Although our data showed no trace of caspase-8 in the MISC of TNBC cells exposed to s-CD95L (37), we cannot rule out the presence of trivial amounts of this protease in MISC (undetectable by western blotting). Caspase-8 is known to participate in cell migration mainly through an enzymatic-independent mechanism. Src kinases abrogate the protease activity of caspase-8 by phosphorylating it at tyrosine 380 (Y380) (103); this favors recruitment of the PI3K adaptor p85 alpha subunit, thereby activating the PI3K signaling pathway (104) (Figure 2). A study revealed that in hepatocytes, hyperosmolarity induces association between a receptor tyrosine kinase (RTK) [called epidermal growth factor receptor (EGFR)] and CD95 through a JNK and PKC-dependent mechanism that remains to be elucidated (105). Strikingly, this study showed that CD95/EGFR increases both DISC formation and the caspase-8-dependent apoptotic response in hepatocytes. More recent data show that EGFR phosphorylates caspase-8 at Y380 through activation of Src kinases, and that this RTK-mediated translational modification prevents triggering of the CD95-mediated apoptotic signaling pathway (103). Several reports confirm that phosphorylation of caspase-8 at Y380 inhibits its protease activity (106, 107). The death effector domains of caspase-8 are both sufficient and necessary for EGFR-dependent cell migration (108). Because caspase-8 phosphorylation at Y380 recruits Src kinases, including Fyn, Lyn, and Src kinases, it is tempting to speculate that this process constitutes a positive feedback loop, which in turn phosphorylates additional caspase-8 molecules (107) (Figure 2). We recently observed that exposure of TNBC cells overexpressing EGFR to s-CD95L induces association of CD95 with EGFR, thereby promoting cell migration and metastatic dissemination of these cancer cells (37). RTK-driven Y380 phosphorylation of caspase-8 might prime certain cancer cells to become unresponsive to the apoptotic signal triggered by cytotoxic CD95L, thereby diverting this cell signaling pathway toward promoting cell migration, an essential step in cancer cell metastasis (Figure 2). These data are in agreement with those published in a recent study showing that another RTK, PDGFR-β, is recruited by CD95 in colon cancer cells exposed to CD95L to trigger cancer cell metastasis (109). CD95 triggers phosphorylation of PDGFR at tyrosine 1021, thereby promoting recruitment of phospholipase Cγ1 (PLCγ1) (109). Of note, we recently showed that PLCγ1 directly docks onto the calcium-inducing domain of CD95 (10), suggesting that PDGFR-β-dependent recruitment of PLCγ1 might increase the amount of lipase recruited by CD95, and/or sustain its presence at the plasma membrane to increase production of inositol trisphosphate, which activates the Ca2+ response and diacylglycerol to stimulate conventional and novel PKCs (Figure 2). CD95 induces T cell migration by activating PLCγ1 (36), which necessitates its Src kinase-driven phosphorylation at tyrosine 783 (Y783) (110). Also, the RTK called hepatocyte growth factor receptor or c-Met binds and sequesters CD95 to impair its interaction with CD95L, highlighting another molecular mechanism used by RTKs to prevent apoptosis (111).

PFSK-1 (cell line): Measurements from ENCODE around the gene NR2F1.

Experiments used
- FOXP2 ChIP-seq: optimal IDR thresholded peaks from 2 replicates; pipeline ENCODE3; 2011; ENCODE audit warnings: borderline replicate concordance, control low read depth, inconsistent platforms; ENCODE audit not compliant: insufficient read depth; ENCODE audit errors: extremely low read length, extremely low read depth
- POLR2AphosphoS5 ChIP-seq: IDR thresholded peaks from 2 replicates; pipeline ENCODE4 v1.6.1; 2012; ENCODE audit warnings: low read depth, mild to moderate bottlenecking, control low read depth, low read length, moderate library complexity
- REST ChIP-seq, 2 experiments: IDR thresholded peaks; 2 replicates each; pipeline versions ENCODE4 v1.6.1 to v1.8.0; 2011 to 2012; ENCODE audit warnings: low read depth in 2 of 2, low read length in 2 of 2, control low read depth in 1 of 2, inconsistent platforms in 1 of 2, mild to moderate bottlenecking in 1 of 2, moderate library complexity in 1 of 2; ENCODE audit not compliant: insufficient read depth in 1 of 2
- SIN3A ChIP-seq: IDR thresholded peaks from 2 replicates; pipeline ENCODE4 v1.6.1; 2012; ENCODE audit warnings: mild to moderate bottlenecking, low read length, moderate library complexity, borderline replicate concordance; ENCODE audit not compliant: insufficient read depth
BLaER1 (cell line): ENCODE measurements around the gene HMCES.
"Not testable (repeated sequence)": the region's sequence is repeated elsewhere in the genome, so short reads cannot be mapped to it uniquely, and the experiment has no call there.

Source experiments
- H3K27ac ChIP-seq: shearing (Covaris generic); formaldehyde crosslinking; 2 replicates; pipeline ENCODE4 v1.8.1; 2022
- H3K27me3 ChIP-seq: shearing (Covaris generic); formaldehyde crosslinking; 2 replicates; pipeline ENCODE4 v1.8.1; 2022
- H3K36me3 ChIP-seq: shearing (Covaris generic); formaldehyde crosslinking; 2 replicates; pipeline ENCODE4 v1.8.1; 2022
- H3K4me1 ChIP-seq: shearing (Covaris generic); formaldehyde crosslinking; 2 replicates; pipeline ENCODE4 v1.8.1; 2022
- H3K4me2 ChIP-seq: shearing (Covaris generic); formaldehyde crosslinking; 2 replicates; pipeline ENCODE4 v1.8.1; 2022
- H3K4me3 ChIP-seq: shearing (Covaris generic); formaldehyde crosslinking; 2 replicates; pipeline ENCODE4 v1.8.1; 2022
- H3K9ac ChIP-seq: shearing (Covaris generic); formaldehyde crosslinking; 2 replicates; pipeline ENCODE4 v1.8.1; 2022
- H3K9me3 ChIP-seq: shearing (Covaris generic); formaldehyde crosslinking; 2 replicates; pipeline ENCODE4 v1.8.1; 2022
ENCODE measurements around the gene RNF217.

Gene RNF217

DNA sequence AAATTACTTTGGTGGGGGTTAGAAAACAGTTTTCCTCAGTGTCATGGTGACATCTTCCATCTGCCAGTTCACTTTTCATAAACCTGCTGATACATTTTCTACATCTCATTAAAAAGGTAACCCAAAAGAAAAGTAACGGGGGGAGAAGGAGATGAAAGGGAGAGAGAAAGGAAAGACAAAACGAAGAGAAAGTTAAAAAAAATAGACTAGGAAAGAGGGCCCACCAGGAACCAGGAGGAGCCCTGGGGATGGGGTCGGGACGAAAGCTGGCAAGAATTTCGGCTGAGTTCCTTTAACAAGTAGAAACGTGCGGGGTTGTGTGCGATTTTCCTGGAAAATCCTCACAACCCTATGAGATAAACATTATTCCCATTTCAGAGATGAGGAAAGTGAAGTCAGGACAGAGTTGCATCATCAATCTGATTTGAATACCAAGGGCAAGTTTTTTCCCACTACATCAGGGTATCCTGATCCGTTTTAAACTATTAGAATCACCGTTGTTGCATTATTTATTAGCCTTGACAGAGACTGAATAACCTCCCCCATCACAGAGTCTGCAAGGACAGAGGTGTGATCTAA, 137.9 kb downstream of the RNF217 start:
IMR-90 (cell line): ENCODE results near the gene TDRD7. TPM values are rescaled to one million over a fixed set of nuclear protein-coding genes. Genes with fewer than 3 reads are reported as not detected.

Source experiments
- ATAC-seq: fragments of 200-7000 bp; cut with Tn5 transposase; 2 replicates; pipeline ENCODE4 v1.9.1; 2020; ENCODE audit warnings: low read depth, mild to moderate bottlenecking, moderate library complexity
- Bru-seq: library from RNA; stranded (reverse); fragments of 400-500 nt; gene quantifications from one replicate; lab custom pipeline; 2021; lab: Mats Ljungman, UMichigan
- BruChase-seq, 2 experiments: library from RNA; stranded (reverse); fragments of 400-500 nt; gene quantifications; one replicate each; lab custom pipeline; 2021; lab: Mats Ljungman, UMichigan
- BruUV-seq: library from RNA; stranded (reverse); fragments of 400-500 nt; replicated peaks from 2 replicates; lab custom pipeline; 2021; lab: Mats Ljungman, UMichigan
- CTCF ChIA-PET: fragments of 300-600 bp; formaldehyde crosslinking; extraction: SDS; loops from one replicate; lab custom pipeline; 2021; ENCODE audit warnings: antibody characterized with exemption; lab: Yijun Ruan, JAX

Figure 2. Non-apoptotic signaling pathway induced by CD95. Left panel: Cancer cells exposed to s-CD95L induce the recruitment of RTKs (i.e., EGFR or PDGFR) by CD95 leading to the binding and activation of src. In turn, src kinases can phosphorylate caspase-8 neutralizing its enzymatic activity and promoting its role in the activation of the PI3K signaling pathway (i.e., recruitment of p85) and cell migration. Right panel: CD95 favors RTK activation leading to Src recruitment. s-CD95L interaction with CD95 induces binding of PLCγ1, which is activated through a src-dependent phosphorylation. Activated PLCγ1 hydrolyzes phosphatidylinositol 4,5-bisphosphate (PIP2), releasing inositol triphosphate (IP3), which activates IP3Rs on endoplasmic reticulum promoting calcium release into the cytoplasm that contributes to the CD95-mediated cell migration signaling pathway.